Mental health illness signs and resources available
About one in five teens between the ages of 13 and 18 experiences a severe mental disorder at some point in their life.
That's according to the
"When somebody's sick, somebody's running a fever, we need to fix that, we need to find out what's causing it, then we give them medication and treatment according to that," Dr. Rubina Azam, a board-certified pediatrician at Baldwin Pediatrics, said.
Dr. Azam believes mental health illnesses should be treated like physical illnesses.
"So parents in the general population, they all need to understand it's not a stigma, it's just like a physical illness," Dr. Azam said.
She said the blame should not fall on the parents, the child, or genetics. Different factors can cause mental illness.
"Usually, the mental health illness is caused by a chemical abnormality or chemical imbalance in the brain," Dr. Azam explained.
This includes nutrition, stress, and physical activity.
Just like how there are different factors determining mental illness, the signs vary too.
"If there's any weight gain, weight loss, if there's any change in the personality, if the kid looks more withdrawn, sad, not happy," Dr. Azam said.
Once families recognize the symptoms, there are resources inside and beyond school walls.
"We will be hiring at least one licensed mental health counselor, at least one clinical social worker, and two Master's levels mental health counselors or social workers," Kara Mulkusky, the incoming Director of Student Services for Bay District Schools, said.
Money from the Marjory Stoneman Douglas High School Public Safety Act will go toward putting together a mental health team for Bay District Schools.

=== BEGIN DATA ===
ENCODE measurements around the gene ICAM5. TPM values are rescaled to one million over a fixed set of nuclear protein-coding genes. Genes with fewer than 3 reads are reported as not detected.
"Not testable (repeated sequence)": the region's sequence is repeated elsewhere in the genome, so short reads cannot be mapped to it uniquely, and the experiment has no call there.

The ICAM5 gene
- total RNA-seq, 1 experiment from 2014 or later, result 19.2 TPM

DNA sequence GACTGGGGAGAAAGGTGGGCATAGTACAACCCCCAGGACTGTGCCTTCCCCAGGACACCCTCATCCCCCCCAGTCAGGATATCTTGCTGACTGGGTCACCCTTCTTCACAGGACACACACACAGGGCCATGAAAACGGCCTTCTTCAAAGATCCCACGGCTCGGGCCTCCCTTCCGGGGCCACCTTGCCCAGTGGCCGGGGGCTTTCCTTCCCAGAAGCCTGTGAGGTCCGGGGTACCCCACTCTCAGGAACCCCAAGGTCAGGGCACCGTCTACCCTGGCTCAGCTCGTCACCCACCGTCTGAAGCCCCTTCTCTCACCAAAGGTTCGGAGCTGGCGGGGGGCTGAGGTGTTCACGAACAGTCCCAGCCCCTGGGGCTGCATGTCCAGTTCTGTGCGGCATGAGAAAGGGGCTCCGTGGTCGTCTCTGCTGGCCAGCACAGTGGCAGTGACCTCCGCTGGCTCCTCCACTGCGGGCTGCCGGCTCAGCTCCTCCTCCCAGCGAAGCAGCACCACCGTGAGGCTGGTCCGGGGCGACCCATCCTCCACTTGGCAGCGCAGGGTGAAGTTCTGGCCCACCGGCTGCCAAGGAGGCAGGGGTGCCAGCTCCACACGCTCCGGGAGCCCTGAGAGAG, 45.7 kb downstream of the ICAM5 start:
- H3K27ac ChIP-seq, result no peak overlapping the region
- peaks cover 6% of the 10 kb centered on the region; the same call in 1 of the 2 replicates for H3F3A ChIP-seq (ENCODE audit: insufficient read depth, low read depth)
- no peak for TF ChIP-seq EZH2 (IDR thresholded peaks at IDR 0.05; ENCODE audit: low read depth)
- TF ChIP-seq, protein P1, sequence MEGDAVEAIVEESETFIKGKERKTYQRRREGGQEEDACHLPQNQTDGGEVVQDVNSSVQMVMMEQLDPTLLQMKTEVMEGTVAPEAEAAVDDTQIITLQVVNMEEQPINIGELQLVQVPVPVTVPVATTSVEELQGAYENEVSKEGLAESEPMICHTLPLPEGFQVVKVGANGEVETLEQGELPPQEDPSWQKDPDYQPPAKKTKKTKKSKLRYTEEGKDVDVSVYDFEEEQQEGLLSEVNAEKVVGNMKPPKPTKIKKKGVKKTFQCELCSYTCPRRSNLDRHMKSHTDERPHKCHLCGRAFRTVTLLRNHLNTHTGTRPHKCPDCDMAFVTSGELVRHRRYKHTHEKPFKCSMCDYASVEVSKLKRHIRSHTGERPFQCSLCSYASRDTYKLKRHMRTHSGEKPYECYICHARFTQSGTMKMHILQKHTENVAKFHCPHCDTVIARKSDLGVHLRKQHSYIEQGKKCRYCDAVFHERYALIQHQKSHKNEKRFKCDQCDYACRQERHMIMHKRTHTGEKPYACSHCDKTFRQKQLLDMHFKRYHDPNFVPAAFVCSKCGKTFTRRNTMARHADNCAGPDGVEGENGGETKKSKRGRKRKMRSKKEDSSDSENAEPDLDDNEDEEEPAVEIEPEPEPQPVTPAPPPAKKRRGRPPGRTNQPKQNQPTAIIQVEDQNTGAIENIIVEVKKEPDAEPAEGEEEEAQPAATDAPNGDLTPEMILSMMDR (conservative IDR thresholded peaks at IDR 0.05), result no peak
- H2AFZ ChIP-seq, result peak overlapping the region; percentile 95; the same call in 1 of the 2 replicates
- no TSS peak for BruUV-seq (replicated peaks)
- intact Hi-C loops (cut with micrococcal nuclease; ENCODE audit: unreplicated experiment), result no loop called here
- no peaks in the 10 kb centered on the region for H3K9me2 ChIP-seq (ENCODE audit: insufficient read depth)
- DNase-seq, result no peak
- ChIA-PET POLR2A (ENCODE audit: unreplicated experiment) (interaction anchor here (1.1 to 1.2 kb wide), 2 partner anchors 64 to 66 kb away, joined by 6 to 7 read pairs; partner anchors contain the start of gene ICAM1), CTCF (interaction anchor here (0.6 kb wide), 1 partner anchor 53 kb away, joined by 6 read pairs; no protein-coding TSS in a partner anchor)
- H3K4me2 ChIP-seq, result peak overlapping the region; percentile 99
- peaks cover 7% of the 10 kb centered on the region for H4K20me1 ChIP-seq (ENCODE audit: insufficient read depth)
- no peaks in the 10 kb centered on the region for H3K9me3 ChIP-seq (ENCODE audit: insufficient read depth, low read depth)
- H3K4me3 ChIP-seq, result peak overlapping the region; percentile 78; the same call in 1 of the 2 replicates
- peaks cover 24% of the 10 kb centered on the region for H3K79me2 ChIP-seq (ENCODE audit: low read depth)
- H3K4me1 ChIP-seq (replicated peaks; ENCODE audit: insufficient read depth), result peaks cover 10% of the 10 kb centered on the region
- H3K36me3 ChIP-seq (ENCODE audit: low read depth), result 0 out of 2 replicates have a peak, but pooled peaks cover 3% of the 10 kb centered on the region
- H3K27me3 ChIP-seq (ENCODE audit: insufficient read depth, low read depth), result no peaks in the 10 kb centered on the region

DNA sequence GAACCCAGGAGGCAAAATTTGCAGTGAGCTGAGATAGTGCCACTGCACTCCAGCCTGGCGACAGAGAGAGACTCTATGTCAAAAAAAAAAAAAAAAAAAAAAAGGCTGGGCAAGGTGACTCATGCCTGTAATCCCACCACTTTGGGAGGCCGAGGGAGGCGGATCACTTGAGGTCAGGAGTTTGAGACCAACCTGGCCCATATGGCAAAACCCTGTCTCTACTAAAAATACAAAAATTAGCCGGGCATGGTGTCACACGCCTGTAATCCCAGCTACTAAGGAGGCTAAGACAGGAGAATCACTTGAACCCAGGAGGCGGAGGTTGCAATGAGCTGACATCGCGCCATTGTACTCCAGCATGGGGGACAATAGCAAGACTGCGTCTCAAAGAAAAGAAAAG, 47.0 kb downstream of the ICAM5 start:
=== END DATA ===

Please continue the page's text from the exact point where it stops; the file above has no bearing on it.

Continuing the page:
Another facet of the district's resources is trauma-informed care.
"It provides teachers the research kind of behind the trauma and how it can impact behavior and performance in the classroom," Mulkusky explained.
Dozens of teachers in the district have received the training to learn how to give students self-confidence and a sense of belonging.
Outside of the school district, the Life Management Center provides some free mental health resources.
"We're able to go in as a team and there's a psychiatrist, a counselor, a what we call a peer specialist, and others that are on a team that work with them and work with the whole family," Tricia Pearce, Community Relations Specialist for Life Management Center, said.
This service isn't exclusive to Bay County.
"We are actually now going to be able to offer that in the other five counties that we serve," Pearce said.
Those counties will be Bay, Calhoun, Gulf, Holmes, Jackson, and Washington.
Recently, the conversation surrounding mental health has become less taboo.
"By educating the parents and educating the families and general population, we can remove the stigma that's associated with a mental health disorder," Dr. Azam said.
By taking away the stigma, we can give kids the resources they need to face mental illness.